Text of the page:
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Dentin sialophosphoprotein (Dspp) as a differentiation marker of odontoblasts is regulated by BMP-2. However, the intimate mechanism is still unknown. Transcription factors Dlx3 and Osx are essential for odontoblasts differentiation. We hypothesized that BMP-2 regulation of Dspp transcription was mediated by Dlx3 and/or Osx in odontoblasts. In the present investigation, we found that BMP-2 stimulated expression and nuclear translocation of Dlx3 and Osx in odontoblasts both in vitro and in vivo. Osx was a downstream target of Dlx3 and both of them stimulated Dsp expression. Both Dlx3 and Osx were able to activate Dspp promoter from nucleotides (nt) −318 to +54 by transfections of luciferase reports containing different lengths of mouse Dspp promoters. The binding of Dlx3 and Osx with nt −318 to +54 of Dspp promoter was verified by chromatin immunoprecipitation in vivo. Two Dlx3 binding sites and one Osx binding site on Dspp promoter were found by EMSA. Furthermore, the exact biological function of these binding sites was confirmed by site-directed mutagenesis. At last, the protein-protein interaction between Dlx3 and Osx in odontoblasts was detected by co-immunoprecipitation. In conclusion, in this study we found a novel signaling pathway in which BMP-2 activates Dspp gene transcription via Dlx3/Osx pathway.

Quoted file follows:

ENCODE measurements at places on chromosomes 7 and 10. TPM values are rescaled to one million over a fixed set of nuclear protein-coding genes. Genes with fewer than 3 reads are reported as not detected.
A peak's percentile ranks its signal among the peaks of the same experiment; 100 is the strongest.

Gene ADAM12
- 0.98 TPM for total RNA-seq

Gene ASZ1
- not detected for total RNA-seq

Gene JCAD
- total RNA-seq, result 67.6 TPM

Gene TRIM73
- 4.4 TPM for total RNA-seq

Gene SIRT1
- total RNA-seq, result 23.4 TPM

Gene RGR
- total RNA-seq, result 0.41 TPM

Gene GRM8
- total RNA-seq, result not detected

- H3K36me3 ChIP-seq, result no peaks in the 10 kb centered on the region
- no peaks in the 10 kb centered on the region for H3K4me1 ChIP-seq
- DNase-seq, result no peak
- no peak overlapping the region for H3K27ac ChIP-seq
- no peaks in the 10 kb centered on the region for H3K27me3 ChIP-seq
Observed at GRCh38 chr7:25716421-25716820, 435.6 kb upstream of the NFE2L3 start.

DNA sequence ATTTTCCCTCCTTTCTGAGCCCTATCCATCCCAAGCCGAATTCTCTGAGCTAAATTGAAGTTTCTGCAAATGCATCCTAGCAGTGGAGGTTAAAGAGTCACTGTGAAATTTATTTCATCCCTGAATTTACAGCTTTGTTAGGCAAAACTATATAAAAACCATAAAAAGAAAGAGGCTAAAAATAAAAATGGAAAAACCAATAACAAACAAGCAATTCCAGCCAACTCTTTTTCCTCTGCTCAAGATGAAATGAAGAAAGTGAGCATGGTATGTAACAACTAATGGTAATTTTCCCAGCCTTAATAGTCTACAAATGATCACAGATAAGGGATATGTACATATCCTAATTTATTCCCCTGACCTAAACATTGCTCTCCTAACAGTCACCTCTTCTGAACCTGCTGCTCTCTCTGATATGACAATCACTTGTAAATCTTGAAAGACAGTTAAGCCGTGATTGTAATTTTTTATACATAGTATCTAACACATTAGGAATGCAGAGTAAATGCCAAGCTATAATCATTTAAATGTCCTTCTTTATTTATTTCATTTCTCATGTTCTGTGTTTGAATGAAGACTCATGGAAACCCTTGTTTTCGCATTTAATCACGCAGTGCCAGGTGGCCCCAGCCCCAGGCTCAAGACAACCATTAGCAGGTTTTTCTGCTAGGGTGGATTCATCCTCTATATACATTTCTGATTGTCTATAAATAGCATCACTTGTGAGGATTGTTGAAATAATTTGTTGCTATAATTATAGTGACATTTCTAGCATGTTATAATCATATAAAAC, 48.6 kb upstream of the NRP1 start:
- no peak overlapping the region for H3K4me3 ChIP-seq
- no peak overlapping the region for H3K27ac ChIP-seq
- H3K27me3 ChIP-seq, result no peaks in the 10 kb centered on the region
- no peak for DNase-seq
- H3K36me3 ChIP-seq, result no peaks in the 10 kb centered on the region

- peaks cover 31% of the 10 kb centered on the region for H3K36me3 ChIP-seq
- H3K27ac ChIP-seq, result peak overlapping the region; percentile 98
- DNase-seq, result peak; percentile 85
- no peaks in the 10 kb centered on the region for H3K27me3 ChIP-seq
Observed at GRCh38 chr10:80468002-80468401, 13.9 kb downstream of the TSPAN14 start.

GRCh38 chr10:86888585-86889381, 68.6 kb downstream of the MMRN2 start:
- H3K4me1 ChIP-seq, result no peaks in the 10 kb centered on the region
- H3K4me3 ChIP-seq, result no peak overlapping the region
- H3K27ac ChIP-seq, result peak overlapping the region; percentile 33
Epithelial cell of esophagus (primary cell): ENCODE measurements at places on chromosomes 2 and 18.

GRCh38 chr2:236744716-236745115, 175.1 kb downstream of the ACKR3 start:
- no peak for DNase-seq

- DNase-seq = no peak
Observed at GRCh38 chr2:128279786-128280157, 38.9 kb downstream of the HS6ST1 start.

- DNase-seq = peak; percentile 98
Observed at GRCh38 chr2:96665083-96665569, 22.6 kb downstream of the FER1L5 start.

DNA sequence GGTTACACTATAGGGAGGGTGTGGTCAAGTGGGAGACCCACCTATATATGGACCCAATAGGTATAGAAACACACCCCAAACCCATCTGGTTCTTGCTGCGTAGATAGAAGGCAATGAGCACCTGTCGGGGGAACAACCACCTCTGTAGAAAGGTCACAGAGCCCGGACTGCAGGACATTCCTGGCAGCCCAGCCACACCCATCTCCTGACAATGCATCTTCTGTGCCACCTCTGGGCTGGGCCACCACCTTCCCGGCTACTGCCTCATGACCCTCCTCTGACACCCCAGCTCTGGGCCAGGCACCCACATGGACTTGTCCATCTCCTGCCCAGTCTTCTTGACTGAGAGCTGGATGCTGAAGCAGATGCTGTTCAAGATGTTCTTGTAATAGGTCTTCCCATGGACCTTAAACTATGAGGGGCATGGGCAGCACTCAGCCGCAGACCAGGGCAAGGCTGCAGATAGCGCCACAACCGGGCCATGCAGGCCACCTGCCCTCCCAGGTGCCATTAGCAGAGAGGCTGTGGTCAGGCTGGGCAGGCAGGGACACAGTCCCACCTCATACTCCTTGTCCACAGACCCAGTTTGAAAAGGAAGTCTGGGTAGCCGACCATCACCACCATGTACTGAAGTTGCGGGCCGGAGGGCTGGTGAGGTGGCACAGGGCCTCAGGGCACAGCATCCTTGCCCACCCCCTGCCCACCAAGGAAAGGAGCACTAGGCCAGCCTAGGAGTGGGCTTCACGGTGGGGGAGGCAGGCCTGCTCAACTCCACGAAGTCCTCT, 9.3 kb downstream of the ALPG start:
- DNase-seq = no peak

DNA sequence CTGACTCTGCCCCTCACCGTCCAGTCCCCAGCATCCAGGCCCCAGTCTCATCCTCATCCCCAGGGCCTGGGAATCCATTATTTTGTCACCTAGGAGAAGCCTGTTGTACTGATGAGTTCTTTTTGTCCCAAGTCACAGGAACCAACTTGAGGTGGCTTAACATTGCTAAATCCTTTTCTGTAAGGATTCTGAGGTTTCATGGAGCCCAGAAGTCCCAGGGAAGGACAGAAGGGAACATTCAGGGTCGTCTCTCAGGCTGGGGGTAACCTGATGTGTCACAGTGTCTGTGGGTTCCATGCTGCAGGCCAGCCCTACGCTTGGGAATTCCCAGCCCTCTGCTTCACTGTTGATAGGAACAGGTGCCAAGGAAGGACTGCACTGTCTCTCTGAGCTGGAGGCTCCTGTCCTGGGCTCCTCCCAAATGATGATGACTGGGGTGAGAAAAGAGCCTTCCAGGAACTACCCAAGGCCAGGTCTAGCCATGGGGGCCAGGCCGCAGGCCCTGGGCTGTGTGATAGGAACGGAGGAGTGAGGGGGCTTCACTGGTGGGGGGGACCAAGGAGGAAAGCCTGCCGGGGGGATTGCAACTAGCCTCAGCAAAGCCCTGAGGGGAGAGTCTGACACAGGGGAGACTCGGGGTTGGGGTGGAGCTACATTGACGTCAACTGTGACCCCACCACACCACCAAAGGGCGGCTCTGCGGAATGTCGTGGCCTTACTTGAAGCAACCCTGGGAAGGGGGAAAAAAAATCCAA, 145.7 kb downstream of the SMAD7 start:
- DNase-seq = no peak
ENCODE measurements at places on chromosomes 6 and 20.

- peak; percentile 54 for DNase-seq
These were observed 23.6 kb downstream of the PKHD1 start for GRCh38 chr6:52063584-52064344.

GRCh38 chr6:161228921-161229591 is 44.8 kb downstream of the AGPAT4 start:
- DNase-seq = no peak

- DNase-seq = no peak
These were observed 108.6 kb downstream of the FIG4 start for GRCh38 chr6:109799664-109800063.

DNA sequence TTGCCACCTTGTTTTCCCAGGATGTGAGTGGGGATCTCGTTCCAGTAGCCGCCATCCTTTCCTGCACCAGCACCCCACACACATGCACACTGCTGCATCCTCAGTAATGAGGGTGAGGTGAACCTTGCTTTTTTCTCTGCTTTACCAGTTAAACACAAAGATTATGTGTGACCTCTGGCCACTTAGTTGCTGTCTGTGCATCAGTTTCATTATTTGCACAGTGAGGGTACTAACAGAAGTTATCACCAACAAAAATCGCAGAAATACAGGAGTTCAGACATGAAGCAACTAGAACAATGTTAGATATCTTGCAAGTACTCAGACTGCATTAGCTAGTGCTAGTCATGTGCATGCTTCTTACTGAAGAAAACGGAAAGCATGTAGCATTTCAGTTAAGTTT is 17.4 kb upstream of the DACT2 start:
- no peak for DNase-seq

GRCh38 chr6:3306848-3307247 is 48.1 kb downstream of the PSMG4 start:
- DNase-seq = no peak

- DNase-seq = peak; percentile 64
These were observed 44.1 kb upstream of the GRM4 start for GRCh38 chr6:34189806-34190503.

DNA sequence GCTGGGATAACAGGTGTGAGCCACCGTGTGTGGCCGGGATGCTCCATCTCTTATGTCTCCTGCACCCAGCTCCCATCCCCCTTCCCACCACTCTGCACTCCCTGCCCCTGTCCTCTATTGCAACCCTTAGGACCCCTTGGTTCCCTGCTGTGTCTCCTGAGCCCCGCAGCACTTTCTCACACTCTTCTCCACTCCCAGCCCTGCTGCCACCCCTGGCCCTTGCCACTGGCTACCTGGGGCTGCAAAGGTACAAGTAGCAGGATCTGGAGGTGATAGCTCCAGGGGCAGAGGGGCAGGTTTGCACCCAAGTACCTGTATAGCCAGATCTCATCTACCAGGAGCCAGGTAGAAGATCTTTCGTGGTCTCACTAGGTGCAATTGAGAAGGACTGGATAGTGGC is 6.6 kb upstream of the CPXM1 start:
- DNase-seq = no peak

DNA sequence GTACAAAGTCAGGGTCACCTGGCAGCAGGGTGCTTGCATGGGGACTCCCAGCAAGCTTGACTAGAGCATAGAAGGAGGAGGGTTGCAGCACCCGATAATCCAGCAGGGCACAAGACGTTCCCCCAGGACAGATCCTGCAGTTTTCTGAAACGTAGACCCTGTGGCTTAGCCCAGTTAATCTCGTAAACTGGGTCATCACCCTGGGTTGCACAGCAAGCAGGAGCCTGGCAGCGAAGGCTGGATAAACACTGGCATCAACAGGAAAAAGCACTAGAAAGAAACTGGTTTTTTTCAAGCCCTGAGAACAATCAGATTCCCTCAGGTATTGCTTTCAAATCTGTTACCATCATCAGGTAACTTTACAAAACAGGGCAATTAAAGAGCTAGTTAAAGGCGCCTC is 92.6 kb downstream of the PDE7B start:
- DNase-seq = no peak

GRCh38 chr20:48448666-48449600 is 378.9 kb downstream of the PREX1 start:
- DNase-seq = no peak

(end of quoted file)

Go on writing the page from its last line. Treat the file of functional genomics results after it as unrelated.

The dentin sialophosphoprotein (Dspp) gene encodes the major non-collagenous protein in dentin matrix, which is expressed predominantly in preodontoblasts and odontoblasts and transiently in preameloblasts, and at low levels in osteoblasts1–4. DSPP is a highly phosphorylated protein that is cleaved into 3 proteins, dentin sialoprotein (DSP), dentin glycoprotein (DGP), and dentin phosphoprotein (DPP), immediately after secretion5, 6. DSP is the N-terminal portion of DSPP and is a 95-kDa glycoprotein that was first identified within the extracellular matrix of dentin5. DGP was identified as an 81-amino acid segment between DSP and DPP6. DPP is rich in aspartic acid and phosphoserine and binds to calcium. Therefore, DPP is strongly associated with mineral phase of dentin, acting as an important initiator and modulator of dentin apatite crystal formation, which makes DPP a specific marker for terminal differentiated odontoblasts5, 7, 8. Several human and mouse genetic studies have indicated that Dspp is important for dentin mineralization. Mutations of human DSPP gene are associated with human hereditary disorders such as dentinogenesis imperfecta type II (DGI-II), type III (DGI-III), and dentin dysplasia type II (DD-II)9–13. Dspp knockout mice exhibit dentin mineralization defects that are very similar to human DGI-III as well as impaired cranial bone development14, 15. These studies demonstrate that Dspp plays a crucial role in tooth development and mineralization, in particular dentinogenesis.